Media Multitasking Disrupts Memory, Even in Young Adults
By Bret Stetka│scientificamerican.com│3 min
The bulky, modern human brain evolved hundreds of thousands of years ago and, for the most part, has remained largely unchanged. That is, it is innately tuned to analog information—to focus on the hunt at hand or perhaps the forage for wild plants. Yet we now pummel our ancient thinking organ with a daily deluge of digital information that many scientists believe may have enduring and worrisome effects.
A new study published today in Nature supports the concern. The research suggests that “media multitasking”—or engaging with multiple forms of digital or screen-based media simultaneously, whether they are television, texting or Instagram—may impair attention in young adults, worsening their ability to later recall specific situations or experiences.
The authors of the new paper used electroencephalography—a technique that measures brain activity—and eye tracking to assess attention in 80 young adults between the ages of 18 and 26. The study participants were first presented with images of objects on a computer screen and asked to classify the pleasantness or size of each one. After a 10-minute break, the subjects were then shown additional objects and asked whether they were already classified or new. By analyzing these individuals’ brain and eye responses as they were tasked with remembering, the researchers could identify the number of lapses in their attention. These findings were then compared to the results of a questionnaire the participants were asked to fill out that quantified everyday attention, mind wandering and media multitasking.
Higher reported media multitasking correlated with a tendency toward attentional lapses and decreased pupil diameter, a known marker of reduced attention. And attention gaps just prior to remembering were linked with forgetting the earlier images and reduced brain-signal patterns known to be associated with episodic memory—the recall of particular events.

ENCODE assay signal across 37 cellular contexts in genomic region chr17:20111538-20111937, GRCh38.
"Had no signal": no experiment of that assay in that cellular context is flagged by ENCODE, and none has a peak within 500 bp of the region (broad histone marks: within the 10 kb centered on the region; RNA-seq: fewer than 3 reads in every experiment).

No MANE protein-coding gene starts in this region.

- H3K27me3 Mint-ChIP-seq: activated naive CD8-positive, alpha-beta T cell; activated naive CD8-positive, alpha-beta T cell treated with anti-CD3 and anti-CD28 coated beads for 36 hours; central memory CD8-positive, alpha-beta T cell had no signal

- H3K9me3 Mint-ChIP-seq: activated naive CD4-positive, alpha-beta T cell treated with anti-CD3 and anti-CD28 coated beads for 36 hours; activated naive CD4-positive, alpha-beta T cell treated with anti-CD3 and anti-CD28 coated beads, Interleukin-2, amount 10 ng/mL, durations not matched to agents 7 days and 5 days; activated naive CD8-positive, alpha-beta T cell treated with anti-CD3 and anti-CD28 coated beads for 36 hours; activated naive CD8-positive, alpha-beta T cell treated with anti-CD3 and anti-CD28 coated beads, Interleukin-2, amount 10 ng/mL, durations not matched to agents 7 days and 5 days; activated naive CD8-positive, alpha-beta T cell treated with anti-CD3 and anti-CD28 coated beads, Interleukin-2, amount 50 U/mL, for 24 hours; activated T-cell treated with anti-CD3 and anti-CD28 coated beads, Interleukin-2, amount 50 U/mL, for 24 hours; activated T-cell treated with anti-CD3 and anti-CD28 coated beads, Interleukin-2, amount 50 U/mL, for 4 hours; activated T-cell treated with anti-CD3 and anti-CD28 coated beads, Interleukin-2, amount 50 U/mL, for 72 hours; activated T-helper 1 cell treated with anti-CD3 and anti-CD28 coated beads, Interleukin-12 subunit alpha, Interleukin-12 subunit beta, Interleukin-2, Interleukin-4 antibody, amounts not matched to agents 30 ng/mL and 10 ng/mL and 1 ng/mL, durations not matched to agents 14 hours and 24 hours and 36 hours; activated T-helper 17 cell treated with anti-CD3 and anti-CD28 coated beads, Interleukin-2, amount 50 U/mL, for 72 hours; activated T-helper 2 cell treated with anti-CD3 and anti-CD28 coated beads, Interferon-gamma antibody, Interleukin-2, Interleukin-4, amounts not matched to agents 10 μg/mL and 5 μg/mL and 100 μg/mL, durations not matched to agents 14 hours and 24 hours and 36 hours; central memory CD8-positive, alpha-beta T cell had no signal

Previous work had shown a connection between media multitasking and poorer episodic memory. The new findings offer clues as to why this might be the case. “We found evidence that one’s ability to sustain attention helps to explain the relationship between heavier media multitasking and worse memory,” says the paper’s lead author Kevin Madore, a postdoctoral fellow in the department of psychology at Stanford University. “Individuals who are heavier media multitaskers may also show worse memory because they have lower sustained attention ability.”
“This is an impressive study,” comments Daphne Bavelier, a professor of psychology at the University of Geneva in Switzerland, who was not involved in the new research. “The work is important as it identifies a source of interindividual variability when one is cued to remember information”—the differences in attention among the study participants. “These findings are novel and tell us something important about the relationship between attention and memory, and their link to everyday behavior …, [something] we did not know before,” adds Harvard University psychologist Daniel L. Schacter, who was also not involved in the study.
Madore points out that the new findings are, for now, correlational. They do not indicate if media multitasking leads to impaired attention or if people with worse attention and memory are just more prone to digital distractions. They also do not necessarily implicate any specific media source as detrimental to the brain. As work by Bavelier found, action video games in particular harbor plenty of potential for improving brain function.
But Madore and his colleagues, including senior author of the paper and Stanford psychologist Anthony D. Wagner, hope to clarify these unknowns in future studies. They also hope to pursue attention-training interventions that could help improve attention and memory in people prone to distraction.
With winter looming and the COVID-19 pandemic keeping us indoors, Madore feels the new study stresses the need to be mindful of how we engage with media. “I think our data point to the importance of being consciously aware of attentiveness,” he says, whether that awareness means resisting media multitasking during school lectures or work Zoom sessions or making sure not to idly flip through your Facebook feed while half watching the new Borat movie.Rights & Permissions
ABOUT THE AUTHOR(S)
Bret Stetka is a writer based in New York City and editorial director of Medscape Neurology (a subsidiary of WebMD). His work has appeared in Wired, NPR and the Atlantic. He graduated from the University of Virginia School of Medicine in 2005.